Category: Physical sciences

History: Life on Mars

Hugo Schmidt reveals the advances made in the field of Astrobiology  Democritus, the ancient Greek philosopher, famously stated that the world was composed of atoms and empty space. Despite his speculation no further advances were made in atomic theory for almost two thousand years until the turn of the 20th century when a number of… Read More »

October 3, 2012

Behind the Science: Written in the Stars

Matthew Dunstan explores the life of controversial physicist Neil deGrasse Tyson Neil deGrasse Tyson is a rare individual. One of the leading astrophysicists in the world and a strong advocate for the importance of space exploration and scientific ambition in the American cultural landscape, he has also crossed over to the more public sphere to… Read More »

Concussions cause brain ageing?

  The first sign that concussion can prematurely age the brain by breaking down its signalling pathways has been found by researchers at the University of Michigan. Led by Steven Broglio, the team studied the differences in gait, electrical activity, balance, and impulse control between college students who had a history of concussion and those… Read More »

August 17, 2012

Away from the Bench: Science on Ice

Hugo Schmidt talks to Pierre Dutrieux and Paul Holland about science at the South Pole. Although the British Antarctic Survey (BAS) no longer has to worry about Nazi raiders, life in it is still tough. From its conception as a World War II survey post, to studying melting caused by global warming, the BAS calls… Read More »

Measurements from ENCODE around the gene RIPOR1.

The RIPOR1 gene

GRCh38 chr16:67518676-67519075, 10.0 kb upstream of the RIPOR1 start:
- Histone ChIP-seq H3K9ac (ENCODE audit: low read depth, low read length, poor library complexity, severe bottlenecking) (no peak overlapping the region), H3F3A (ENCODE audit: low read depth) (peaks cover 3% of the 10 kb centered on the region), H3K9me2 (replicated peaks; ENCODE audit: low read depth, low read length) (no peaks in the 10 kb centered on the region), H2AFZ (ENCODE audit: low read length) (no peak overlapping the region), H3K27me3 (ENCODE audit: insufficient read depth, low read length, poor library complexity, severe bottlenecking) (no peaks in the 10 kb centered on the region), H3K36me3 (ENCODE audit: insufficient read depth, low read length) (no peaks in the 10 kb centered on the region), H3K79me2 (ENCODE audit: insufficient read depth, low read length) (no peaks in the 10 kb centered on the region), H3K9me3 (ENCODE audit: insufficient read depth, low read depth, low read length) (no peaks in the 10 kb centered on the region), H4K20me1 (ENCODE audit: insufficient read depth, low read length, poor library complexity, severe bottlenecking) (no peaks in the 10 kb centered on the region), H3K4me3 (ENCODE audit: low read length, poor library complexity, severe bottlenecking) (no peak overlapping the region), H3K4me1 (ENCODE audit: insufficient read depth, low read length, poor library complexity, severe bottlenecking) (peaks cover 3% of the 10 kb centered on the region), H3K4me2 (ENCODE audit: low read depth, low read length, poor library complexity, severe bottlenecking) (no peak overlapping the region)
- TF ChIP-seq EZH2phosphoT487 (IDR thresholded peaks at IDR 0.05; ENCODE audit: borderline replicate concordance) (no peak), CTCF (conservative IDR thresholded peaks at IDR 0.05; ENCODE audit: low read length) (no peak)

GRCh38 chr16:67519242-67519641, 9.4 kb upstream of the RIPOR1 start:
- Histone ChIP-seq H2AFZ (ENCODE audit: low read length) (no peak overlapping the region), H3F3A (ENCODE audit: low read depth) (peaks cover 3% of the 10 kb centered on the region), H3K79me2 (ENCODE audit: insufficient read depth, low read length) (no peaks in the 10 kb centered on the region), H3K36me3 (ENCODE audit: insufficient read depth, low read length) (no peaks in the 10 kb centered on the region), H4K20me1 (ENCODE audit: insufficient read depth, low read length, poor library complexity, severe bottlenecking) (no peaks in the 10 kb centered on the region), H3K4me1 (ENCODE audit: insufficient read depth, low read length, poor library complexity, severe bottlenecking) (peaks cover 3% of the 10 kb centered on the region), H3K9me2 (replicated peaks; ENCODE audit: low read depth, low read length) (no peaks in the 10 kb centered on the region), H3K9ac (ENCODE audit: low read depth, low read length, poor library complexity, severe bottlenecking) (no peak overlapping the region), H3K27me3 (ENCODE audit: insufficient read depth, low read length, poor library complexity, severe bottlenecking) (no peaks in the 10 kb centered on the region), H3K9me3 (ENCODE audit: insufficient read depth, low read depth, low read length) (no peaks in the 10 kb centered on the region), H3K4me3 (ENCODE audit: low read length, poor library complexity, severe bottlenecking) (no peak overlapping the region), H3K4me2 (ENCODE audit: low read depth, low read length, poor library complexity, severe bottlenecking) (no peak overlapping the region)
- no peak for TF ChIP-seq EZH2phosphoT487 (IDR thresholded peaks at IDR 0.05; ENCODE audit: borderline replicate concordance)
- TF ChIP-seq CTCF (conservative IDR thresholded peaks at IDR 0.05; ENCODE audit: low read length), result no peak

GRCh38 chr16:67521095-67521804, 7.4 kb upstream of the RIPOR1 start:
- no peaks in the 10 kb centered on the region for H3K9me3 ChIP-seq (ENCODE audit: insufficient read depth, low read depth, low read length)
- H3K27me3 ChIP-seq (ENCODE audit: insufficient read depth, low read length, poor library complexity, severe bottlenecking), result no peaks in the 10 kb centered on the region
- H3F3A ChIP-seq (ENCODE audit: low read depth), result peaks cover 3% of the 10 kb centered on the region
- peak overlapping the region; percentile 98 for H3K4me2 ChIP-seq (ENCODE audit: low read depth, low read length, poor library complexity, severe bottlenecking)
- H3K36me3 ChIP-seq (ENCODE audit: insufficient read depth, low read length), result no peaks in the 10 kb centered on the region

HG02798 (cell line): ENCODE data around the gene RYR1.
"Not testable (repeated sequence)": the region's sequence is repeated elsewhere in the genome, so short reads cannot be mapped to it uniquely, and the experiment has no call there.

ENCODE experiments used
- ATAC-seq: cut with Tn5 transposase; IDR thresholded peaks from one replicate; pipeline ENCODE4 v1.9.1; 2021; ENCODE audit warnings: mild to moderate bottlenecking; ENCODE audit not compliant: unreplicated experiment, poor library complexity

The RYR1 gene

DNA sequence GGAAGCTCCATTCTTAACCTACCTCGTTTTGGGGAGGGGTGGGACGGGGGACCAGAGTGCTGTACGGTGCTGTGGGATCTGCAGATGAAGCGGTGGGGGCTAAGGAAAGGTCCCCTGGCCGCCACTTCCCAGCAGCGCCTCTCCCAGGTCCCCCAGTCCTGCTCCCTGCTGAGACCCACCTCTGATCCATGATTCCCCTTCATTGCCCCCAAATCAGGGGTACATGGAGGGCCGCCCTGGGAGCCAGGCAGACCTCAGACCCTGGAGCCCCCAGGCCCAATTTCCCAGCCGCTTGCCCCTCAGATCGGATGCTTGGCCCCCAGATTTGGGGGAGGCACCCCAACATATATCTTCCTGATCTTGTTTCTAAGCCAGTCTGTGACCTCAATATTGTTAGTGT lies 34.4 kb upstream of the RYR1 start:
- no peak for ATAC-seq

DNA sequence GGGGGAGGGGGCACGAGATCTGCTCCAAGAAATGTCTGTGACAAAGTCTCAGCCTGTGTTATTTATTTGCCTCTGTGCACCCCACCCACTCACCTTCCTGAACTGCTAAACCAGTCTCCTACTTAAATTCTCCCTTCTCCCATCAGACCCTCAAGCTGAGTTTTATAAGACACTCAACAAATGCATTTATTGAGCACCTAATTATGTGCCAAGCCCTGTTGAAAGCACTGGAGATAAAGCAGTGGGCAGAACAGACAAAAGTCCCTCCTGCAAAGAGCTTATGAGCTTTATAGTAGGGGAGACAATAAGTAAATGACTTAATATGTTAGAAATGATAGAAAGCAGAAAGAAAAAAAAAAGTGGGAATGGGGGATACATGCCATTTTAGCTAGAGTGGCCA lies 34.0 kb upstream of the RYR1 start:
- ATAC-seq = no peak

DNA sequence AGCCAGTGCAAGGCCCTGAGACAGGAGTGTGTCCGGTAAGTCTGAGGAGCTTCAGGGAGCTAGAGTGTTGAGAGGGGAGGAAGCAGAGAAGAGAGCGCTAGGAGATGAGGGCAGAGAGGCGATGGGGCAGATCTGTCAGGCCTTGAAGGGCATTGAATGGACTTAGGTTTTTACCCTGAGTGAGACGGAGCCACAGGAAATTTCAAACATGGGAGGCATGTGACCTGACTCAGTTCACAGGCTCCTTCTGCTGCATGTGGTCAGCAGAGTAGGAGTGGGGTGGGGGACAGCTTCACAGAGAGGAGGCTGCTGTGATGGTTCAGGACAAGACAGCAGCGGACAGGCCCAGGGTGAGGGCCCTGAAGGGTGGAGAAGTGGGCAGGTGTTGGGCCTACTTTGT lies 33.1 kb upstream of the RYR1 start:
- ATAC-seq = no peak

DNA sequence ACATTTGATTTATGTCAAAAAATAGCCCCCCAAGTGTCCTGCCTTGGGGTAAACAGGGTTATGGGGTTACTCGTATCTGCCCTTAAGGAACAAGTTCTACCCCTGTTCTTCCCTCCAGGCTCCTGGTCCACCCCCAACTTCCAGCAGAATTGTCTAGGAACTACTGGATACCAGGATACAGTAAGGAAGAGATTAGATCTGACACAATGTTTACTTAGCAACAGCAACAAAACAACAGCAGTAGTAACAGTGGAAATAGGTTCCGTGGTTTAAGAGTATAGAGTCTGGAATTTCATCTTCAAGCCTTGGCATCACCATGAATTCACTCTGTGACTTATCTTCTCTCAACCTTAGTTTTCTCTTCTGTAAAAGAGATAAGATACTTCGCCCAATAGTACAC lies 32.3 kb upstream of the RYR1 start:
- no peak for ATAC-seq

April 27, 2012

Arts & Science: Dreaming up Science

  Beth Venus looks at how thought experiments have explained scientific phenomena. It is a misconception that the poet is more of a dreamer than the scientist. Yet a huge range of crucial and inspired thought experiments—the exquisite dreams of scientists—have signposted scientific progress in almost every field. In particular, insights gleaned from mental laboratories… Read More »

Focus: Higher, Faster, Stronger

  BlueSci explores the role of science in pushing the boundaries of human physical ability. The revival of the Olympic Games in 1896 marked a new era for modern sports, with hundreds of athletes coming together to compete in Athens. One hundred and sixteen years later, the games have evolved, with thousands of athletes representing… Read More »

Cover: Deducing Diffractions

Lindsey Nield explains the science behind this issue’s front cover. The magnetic properties of materials can be thought of as arising from microscopic bar magnets located on each atom of the material. At high temperatures, these magnets are arranged randomly, like atoms or molecules in a gas. By contrast, at low temperatures the magnets usually… Read More »

Final flight of Discovery

After a year of decommissioning, NASA’s flagship Space Shuttle Discovery has made its final flight, this time within Earth’s atmosphere to its retirement home at the Smithsonian National Air and Space Museum’s Steven F. Udvar Hazy Center, in Chantilly, Virginia. Piggy-backing on one of NASA’s two specially-modified Boeing 747 Shuttle Aircraft Carriers, Discovery made the… Read More »

April 24, 2012

How to detect traces of explosives

Scientists at the National Institute for Interdisciplinary Science and Technology in Trivandrum, India, have developed a simple method for detecting attogram (10-18 g) quantities of the explosive trinitrotoluene (TNT). TNT is still used in many explosive devices, and the by-products from a TNT explosion can contaminate groundwater and soil for years after detonation. Techniques such as sniffer… Read More »

March 21, 2012